CIA - Central Intelligence Agency

03/22/2023 | News release | Distributed by Public on 03/23/2023 05:19

Charlotte Gower Chapman: An Exceptionally Capable and Brilliant Woman

The Love of Anthropology

Charlotte Gower was born and raised in Kankakee, Illinois. From an early age, Charlotte had an interest in the study of languages and history.

After graduating from Smith College, Charlotte studied at the University of Chicago and pursued her passion in anthropology. During her time at the University, Charlotte was one of only two women awarded degrees from the Department of Sociology and Anthropology. She wrote her PhD dissertation on Chicago's Sicilian immigrant community with a focus on Sicilian religion and culture during the Prohibition era.

Beginning in 1926, she spent two years in France working on prehistoric archeological digs as Director of the American School of Prehistoric Research for Yale University. Then from 1928-30, Charlotte traveled around Sicily, immersing herself in the peasant life in a remote Sicilian mountain village of Milocca, near Palermo. She compiled her notes and interviews and wrote an anthropological study titled "Milocca: A Sicilian Village," which included a detailed account of daily life, traditions, and mysticism of early Sicilians.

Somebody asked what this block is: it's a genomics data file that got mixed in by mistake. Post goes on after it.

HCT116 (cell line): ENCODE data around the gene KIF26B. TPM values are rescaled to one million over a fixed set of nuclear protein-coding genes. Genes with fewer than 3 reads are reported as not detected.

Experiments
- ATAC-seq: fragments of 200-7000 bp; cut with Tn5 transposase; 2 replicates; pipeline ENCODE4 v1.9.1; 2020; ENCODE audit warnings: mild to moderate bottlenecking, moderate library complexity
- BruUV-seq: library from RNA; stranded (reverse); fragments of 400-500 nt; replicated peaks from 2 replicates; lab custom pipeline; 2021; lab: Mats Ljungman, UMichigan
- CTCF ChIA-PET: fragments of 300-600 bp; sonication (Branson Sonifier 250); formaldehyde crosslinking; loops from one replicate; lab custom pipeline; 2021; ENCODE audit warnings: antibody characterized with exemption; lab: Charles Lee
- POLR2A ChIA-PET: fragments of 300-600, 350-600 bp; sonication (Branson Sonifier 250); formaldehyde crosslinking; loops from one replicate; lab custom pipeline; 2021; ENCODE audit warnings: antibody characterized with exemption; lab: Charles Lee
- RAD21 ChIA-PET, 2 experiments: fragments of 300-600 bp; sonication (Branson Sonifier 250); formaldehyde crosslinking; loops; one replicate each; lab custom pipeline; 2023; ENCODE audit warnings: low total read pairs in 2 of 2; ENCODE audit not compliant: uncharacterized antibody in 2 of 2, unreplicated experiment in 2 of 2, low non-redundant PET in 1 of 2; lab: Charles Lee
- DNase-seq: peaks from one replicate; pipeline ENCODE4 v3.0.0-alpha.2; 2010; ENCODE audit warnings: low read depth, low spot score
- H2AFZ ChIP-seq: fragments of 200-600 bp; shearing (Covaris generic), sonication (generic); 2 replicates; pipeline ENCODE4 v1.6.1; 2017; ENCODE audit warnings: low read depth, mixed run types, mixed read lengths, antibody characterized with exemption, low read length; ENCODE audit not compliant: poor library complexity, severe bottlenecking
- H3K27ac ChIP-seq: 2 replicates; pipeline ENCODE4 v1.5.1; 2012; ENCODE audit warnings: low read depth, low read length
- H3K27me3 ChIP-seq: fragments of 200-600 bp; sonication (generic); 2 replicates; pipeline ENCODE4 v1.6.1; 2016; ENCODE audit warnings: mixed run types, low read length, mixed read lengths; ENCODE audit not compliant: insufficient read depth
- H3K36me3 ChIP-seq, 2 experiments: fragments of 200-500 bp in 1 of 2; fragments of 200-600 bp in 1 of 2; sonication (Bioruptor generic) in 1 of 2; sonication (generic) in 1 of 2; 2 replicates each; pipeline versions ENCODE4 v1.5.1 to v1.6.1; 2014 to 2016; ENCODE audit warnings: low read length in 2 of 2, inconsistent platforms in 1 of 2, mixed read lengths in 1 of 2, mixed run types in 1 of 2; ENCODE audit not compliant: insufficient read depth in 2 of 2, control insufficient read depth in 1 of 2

Dangerous Times

In 1938, Charlotte accepted an offer to head the Anthropology Department and serve as Dean of Women for Lingnan University in Hong Kong. Though considered a dangerous undertaking with the growing threat of Japanese invasion, Charlotte was undeterred.

Japanese Imperial Forces invaded Hong Kong in December 1941 and placed Charlotte in an internment camp, along with other US citizens. Luckily, in 1942, she was among those repatriated back to the US.

Semper Fi

Upon her return to Chicago, Charlotte, a 40-year-old academic anthropologist, who had never served in the military, applied to the United States Marine Corps (USMC). The President of the University of Chicago, Dr. Robert Hutchins, called Charlotte "an exceptionally capable and brilliant woman" in his letter of recommendation to Marine Headquarters. The USMC agreed, and Charlotte became only the second female officer to join the Corps. She was commissioned with the rank of Captain in 1943.